We extended our DQA tool to specifically analyze machinery emissions data for the DEMETER project. This extension provides a graphical evaluation of the data with color ranges, from green (good values) to red (bad values), for a quick analysis of the machine’s condition.

Benefits of data quality assurance

  • For farmers: By ensuring the quality of data, farmers can make more reliable decisions about their operations. For example, they can use the data to optimize crop yields, reduce waste, and improve efficiency. Additionally, accurate data can help farmers to better understand the performance of their machinery, leading to more effective maintenance and repairs.
  • For developers: The open-source and open-API-compliant nature of our tool allows developers to easily integrate it into their own software systems. The ability to configure the tool through a configuration file and handle multiple file formats (for structured data) provides a high degree of flexibility. This makes it easier for developers to work with the tool and adapt it to their specific needs. The tool is highly configurable to meet specific requirements and can be seamlessly integrated into existing pipelines. Additionally, it produces results that can be easily interpreted by both humans and machines, making it a valuable asset for any data-related task.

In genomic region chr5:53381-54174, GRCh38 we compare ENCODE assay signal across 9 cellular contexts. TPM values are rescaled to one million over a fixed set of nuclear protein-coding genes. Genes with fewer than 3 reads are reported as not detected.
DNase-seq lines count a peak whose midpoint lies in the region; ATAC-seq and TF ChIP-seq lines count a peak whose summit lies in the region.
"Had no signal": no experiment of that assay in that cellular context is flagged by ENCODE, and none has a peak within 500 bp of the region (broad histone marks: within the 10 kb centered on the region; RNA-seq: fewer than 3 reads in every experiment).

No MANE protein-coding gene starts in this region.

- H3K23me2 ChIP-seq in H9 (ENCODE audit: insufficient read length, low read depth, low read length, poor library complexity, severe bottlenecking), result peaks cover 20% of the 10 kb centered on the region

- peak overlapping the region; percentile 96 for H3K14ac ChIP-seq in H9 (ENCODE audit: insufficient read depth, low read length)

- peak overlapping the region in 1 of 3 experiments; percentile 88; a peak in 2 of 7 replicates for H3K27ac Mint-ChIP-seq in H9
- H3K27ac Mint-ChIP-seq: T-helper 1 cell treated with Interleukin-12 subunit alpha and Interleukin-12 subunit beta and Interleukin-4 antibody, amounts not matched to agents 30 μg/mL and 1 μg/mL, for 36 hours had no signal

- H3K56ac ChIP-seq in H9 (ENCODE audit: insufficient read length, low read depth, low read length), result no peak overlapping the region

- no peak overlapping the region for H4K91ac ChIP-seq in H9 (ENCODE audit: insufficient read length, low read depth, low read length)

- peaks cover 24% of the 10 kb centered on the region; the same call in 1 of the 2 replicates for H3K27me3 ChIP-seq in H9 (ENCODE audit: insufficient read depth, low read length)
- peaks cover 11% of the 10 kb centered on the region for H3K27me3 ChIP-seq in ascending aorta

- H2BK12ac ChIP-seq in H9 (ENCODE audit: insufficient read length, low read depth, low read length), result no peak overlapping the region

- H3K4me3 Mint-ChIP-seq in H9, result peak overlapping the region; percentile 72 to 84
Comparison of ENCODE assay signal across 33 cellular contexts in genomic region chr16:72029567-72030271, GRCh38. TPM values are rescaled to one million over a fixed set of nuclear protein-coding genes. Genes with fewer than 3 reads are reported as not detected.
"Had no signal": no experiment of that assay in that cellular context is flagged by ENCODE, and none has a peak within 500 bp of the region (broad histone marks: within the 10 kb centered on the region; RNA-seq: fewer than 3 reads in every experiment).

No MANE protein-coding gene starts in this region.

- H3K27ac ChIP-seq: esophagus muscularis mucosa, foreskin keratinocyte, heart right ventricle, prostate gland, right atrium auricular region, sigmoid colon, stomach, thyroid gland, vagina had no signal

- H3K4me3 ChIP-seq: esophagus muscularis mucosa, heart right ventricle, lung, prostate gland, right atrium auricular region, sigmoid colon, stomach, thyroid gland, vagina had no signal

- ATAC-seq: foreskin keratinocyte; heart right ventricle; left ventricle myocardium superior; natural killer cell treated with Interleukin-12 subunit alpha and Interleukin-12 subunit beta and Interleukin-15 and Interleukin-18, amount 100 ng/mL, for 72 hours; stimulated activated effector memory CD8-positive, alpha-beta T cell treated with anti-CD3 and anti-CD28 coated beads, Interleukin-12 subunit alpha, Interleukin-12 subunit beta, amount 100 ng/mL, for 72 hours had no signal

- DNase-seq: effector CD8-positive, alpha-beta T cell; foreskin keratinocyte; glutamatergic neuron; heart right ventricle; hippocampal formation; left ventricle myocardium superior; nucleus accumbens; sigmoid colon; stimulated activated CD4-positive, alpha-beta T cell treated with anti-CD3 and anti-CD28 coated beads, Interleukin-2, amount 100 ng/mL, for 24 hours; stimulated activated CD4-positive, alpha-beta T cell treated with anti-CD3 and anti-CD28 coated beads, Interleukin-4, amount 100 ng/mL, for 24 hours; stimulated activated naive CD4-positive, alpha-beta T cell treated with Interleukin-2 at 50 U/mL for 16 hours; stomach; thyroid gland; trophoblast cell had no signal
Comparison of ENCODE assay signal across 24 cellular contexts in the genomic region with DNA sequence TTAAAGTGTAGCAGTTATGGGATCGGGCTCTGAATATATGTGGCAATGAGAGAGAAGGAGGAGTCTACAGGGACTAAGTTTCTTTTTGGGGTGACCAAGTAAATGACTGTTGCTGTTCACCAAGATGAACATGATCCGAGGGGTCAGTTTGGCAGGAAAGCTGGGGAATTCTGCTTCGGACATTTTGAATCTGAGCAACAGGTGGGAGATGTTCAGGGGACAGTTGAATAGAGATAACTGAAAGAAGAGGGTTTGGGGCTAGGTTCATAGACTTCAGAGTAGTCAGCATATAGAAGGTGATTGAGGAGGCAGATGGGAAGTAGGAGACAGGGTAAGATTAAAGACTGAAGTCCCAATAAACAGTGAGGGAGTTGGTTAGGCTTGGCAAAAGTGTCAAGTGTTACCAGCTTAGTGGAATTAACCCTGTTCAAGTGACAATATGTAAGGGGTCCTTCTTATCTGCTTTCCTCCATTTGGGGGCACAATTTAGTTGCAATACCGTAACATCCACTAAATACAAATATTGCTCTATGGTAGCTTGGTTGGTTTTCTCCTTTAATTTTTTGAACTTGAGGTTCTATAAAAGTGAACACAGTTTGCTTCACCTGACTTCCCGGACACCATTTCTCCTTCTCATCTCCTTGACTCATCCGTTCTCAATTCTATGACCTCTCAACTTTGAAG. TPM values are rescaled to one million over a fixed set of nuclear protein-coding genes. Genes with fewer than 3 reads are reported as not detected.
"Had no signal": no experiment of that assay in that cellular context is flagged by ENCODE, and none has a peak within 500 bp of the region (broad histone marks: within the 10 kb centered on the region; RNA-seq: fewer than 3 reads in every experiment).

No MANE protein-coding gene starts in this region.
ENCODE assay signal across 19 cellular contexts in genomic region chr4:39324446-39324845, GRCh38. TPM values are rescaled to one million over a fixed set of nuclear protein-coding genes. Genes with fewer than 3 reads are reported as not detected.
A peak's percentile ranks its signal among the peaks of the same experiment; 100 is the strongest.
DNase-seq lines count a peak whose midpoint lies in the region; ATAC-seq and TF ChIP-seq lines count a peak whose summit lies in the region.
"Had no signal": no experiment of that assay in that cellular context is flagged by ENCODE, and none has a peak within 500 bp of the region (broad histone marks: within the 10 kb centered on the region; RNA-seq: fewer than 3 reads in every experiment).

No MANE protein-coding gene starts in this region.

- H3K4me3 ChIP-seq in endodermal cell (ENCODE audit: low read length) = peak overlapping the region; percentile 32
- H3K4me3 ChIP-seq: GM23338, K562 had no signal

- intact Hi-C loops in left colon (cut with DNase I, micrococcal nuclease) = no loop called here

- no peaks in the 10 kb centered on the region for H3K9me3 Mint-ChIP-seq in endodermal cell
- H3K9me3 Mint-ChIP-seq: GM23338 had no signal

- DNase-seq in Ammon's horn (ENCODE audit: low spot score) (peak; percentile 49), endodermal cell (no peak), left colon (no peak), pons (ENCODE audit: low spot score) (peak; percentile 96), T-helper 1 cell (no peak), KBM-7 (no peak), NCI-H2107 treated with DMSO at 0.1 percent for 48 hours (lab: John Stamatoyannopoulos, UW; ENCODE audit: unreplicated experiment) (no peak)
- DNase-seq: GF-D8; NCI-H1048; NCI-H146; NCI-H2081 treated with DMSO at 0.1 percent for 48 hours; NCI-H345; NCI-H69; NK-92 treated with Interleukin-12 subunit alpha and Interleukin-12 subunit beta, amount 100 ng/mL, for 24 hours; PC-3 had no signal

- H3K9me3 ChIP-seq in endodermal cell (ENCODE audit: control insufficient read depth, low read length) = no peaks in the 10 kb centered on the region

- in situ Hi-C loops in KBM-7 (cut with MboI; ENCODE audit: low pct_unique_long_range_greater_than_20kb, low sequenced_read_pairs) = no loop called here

• For data owners: The flexibility of being able to run the tool on premises, in a docker container, or remotely provides significant benefits in terms of data privacy and security, as it allows for the data to be kept within the desired environment and not be shared with external parties.

Overall, the use of our data quality assessment tool can lead to increased productivity, reduced costs, and improved outcomes for farmers.

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[1] Schroth, Christof, Patricia Kelbert, and Anna Maria Vollmer. „A data quality assessment tool for agricultural structured data as support for smart farming.“ 43. GIL-Jahrestagung, Resiliente Agri-Food-Systeme (2023).

[2] Abdipourchenarestansofla, Morteza, and Christof Schroth. „The importance of data quality assessment for machinery data in the field of agriculture.“ 79th International Conference on Agricultural Engineering. No. 2395. 2022.